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St. Lawrence River Esocid
Characterizing the spatial ecology of age-0 muskellunge and northern pike
September 2015 - September 2017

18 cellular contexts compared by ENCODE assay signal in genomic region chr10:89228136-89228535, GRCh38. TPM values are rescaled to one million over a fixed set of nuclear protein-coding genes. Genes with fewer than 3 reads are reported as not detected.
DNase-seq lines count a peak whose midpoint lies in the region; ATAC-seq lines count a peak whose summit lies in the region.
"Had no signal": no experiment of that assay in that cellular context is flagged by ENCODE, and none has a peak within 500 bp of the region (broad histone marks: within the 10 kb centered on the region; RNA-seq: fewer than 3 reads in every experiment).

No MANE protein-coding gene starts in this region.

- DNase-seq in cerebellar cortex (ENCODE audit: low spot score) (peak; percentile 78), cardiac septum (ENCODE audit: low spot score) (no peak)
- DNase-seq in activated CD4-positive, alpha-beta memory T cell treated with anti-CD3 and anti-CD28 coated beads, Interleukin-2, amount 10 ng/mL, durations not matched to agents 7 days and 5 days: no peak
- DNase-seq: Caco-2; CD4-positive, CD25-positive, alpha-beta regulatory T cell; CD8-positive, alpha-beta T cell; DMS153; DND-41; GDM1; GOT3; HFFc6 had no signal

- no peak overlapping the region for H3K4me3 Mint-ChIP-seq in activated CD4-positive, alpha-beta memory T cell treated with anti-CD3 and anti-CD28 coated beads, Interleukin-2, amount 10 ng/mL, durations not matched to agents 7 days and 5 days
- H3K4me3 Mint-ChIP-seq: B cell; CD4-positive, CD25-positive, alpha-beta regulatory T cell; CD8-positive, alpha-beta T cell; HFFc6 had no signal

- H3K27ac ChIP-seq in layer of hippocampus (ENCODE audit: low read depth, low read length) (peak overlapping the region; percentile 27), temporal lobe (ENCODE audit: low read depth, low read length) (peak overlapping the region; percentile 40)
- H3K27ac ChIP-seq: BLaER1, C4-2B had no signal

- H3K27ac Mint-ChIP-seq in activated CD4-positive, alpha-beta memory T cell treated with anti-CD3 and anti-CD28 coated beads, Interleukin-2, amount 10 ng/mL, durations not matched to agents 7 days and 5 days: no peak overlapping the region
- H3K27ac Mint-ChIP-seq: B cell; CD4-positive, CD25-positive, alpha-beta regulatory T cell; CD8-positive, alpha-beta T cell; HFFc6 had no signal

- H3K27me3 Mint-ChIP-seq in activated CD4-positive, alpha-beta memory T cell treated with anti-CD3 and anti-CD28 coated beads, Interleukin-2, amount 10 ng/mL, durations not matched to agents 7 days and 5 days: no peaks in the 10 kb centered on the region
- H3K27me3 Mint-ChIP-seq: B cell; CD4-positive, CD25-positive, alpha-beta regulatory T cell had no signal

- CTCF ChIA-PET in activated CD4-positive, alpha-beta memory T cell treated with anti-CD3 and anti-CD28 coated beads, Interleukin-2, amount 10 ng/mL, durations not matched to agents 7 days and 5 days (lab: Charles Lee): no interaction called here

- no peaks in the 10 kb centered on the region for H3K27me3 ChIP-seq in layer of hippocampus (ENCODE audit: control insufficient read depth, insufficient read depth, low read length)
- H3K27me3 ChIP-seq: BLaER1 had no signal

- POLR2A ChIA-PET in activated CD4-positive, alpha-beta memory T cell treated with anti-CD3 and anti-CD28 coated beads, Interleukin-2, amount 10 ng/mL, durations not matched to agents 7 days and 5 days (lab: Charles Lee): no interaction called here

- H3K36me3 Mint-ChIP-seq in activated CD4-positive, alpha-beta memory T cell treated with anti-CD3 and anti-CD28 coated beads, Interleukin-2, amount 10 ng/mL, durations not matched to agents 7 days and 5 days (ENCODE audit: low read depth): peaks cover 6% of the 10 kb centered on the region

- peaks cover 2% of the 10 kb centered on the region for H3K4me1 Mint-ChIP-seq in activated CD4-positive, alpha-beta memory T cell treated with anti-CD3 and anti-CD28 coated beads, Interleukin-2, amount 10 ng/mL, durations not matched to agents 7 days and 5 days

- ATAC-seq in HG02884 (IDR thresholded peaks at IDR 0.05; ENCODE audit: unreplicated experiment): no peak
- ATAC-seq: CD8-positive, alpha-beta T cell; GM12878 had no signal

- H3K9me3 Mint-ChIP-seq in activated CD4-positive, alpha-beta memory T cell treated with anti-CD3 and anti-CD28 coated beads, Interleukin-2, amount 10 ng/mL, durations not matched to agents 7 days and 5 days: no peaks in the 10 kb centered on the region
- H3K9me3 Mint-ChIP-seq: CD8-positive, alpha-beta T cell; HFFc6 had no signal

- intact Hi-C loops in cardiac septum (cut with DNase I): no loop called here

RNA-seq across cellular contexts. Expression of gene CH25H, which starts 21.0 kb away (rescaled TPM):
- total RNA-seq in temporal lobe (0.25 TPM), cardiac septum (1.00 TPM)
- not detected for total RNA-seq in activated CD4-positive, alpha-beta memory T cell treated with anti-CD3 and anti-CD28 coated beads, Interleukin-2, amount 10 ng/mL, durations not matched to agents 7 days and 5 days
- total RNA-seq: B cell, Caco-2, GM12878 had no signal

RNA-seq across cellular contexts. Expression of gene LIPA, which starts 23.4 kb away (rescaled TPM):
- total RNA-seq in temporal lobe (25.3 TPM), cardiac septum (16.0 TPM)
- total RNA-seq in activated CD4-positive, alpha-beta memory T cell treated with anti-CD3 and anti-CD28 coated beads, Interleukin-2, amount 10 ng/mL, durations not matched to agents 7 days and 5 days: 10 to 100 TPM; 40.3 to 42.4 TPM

Understanding the spatial ecology of wild fish at various scales and temporal periods enables fisheries biologists to identify critical habitat requirements during key life-stages on a species-specific basis. These investigations can identify environmental and biological factors that influence early-life stages of fish. A decline has been observed in self-sustaining populations of esocids - endemic, apex, river predators and recreationally significant sportfish in the Great Lakes-St Lawrence River system. Since the ecology of juvenile esocids is not well understood, our team is investigating post-emigration spatial ecology for applied conservation and habitat conservation purposes. What are residency, movement patterns and habitat use of wild, age-0 muskellunge? What environmental variables may influence their spatial ecology? Using the smallest commercially available transmitters (JSATs – Lotek Wireless), our team will address these difficult questions and use the data to understand the role of hydrologic and spatial features in juvenile fish habitat selection. Although muskellunge are the primary focus of this project, we are also conducting a comparative study on northern pike, adding a valuable ecological food-web component to this work. This State University of New York College of Environmental Sciences and Forestry (SUNY-ESF) - Carleton University partnership highlights a long-term data and management commitment and represents a significant step towards addressing key knowledge gaps to further the conservation of river predators throughout their life history.